The white mask
|January 25th, 2017|
|tags:||#race, ethnicity, identity, skin colour, Sudan|
This story was first published on The Niles.
Sudan does not recognise race, colour or cultural pluralism, except in slogans. Nevertheless, its institutions have racial segregation policies and racist employment regulations in both the public and private sector. For those who don’t fit in, assimilation can take extreme forms.
Changing skin colour, for example, is rampant in Sudan. It was started with girls and women, and was soon practiced by some men using cosmetic and chemical products like expensive colour changing injections, which are often medically banned. Nevertheless, skin whitening has turned into a popular and lucrative business upheld by social misconceptions and encouraged by various media outlets.
Light skin more valued
Skin diseases caused by whitening creams and lotions account for one-third of the registered skin-related cases in Sudanese hospitals. Last August, the Ministry of Health said 1,347 serious skin cases were likely to develop into cancer in three months.
Despite the intensive awareness-raising campaigns launched by female activists, feminist movements and university female students, like #Bashrati – a campaign launched in May 2015 to raise awareness about the beauty of Sudan’s diverse colours and the positivity of its multiculturalism – the number of such cases is on the rise.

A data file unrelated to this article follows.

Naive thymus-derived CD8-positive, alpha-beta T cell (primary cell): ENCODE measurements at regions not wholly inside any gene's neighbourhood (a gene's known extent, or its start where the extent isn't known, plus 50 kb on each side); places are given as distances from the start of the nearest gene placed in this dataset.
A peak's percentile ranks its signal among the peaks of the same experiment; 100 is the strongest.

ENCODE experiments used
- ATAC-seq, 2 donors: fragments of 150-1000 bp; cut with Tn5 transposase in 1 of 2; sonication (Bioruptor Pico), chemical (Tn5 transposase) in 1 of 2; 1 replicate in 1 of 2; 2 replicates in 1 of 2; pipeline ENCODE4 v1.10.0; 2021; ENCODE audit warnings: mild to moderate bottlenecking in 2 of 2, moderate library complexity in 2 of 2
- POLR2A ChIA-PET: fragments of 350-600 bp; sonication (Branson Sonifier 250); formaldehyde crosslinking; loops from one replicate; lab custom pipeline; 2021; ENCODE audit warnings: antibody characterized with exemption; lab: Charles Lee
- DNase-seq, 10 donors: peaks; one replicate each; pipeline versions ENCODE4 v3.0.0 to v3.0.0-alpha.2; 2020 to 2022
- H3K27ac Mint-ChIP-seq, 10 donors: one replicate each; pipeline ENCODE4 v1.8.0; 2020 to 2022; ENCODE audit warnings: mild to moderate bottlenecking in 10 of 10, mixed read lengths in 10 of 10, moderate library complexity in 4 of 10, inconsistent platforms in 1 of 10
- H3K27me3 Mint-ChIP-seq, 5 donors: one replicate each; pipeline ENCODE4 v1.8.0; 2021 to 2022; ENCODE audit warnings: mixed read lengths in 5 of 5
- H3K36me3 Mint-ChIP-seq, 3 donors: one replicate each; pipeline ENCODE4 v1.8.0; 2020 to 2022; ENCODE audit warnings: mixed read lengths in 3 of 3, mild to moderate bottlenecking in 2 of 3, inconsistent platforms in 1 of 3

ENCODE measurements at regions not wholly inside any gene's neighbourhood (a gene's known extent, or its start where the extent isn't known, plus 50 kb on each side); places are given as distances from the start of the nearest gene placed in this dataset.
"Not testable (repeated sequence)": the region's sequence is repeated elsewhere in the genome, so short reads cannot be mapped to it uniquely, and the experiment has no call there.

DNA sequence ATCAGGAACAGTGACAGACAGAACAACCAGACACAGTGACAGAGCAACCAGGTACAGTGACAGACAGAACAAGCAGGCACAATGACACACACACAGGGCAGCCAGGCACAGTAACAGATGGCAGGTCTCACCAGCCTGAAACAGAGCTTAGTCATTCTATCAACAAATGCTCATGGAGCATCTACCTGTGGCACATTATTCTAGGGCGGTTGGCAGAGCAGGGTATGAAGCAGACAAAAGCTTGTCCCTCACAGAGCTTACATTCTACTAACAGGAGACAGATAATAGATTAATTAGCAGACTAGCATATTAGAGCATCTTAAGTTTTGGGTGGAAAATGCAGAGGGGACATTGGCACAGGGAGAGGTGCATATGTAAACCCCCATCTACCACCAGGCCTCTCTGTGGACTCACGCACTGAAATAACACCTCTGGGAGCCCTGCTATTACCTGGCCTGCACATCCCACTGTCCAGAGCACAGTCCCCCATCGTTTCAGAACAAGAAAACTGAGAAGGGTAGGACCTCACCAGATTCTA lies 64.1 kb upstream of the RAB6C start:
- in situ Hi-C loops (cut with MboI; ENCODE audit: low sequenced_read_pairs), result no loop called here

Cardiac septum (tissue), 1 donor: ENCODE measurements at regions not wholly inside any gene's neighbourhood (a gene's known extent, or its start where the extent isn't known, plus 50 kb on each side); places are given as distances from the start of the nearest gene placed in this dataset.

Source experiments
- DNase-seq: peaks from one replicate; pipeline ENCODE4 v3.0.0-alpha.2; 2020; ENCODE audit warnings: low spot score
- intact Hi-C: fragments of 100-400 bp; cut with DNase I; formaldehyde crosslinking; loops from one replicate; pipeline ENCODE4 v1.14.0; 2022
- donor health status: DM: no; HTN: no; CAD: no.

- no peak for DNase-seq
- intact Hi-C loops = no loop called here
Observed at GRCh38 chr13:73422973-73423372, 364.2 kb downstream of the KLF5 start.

“The majority of our Sudanese society prefers white-skinned women,” says journalist and social worker Asma’a Jumaa, “Some labour market agencies practice racial segregation where they employ girls with certain features, which urges girls to lighten their skin colour so that they can get a good job, regardless of identity.”
Jumaa points out that the trend is not unique to Sudan, but a global practice where many blacks in other countries, including developed nations, change their skin colour, believing that white skin is more valuable. “I do not really know what benefits a girl who opts to change her skin colour for marriage has,” says Jumaa. “Even if she has white skin, her family would still maintain their original colour. Will she change their colour as well?”
Jumaa says her black skin has not hampered her normal life or work, and even if she faced problems in the future, she would never change her skin colour.
“There are body transformations in Africa as a whole not only in Sudan,” says Abbas al-Hag al-Amin, a folklore professor. “The body is a board on which its owner is free to write what she wants. Skin whitening is one of these options. Previously, Sudan had different such practices, like injecting a black liquid in the lips to give them a dark look, and also making deep symbolising cuts on the cheeks, leaving permanent scars. Identity is not a fixed inherited thing, but an acquired and changeable subject,” says al-Amin.
Identity issues after Sudan split
Al-Amin cites one reason behind skin bleaching is the pressure to assimilate. “In 2011, when the political scene headed towards separation of the south, many southern girls who stayed in Sudan changed their skin colour in an attempt to integrate into a society that does not accept minorities and is biased towards Arab nationality,” says al-Amin.